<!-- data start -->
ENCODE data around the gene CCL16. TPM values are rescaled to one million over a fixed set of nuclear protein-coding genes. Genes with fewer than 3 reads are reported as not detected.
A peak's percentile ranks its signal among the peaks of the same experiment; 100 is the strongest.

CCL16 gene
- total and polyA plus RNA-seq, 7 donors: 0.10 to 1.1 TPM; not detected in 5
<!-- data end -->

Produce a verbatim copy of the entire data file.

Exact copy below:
ENCODE data around the gene CCL16. TPM values are rescaled to one million over a fixed set of nuclear protein-coding genes. Genes with fewer than 3 reads are reported as not detected.
A peak's percentile ranks its signal among the peaks of the same experiment; 100 is the strongest.

CCL16 gene
- total and polyA plus RNA-seq, 7 donors: 0.10 to 1.1 TPM; not detected in 5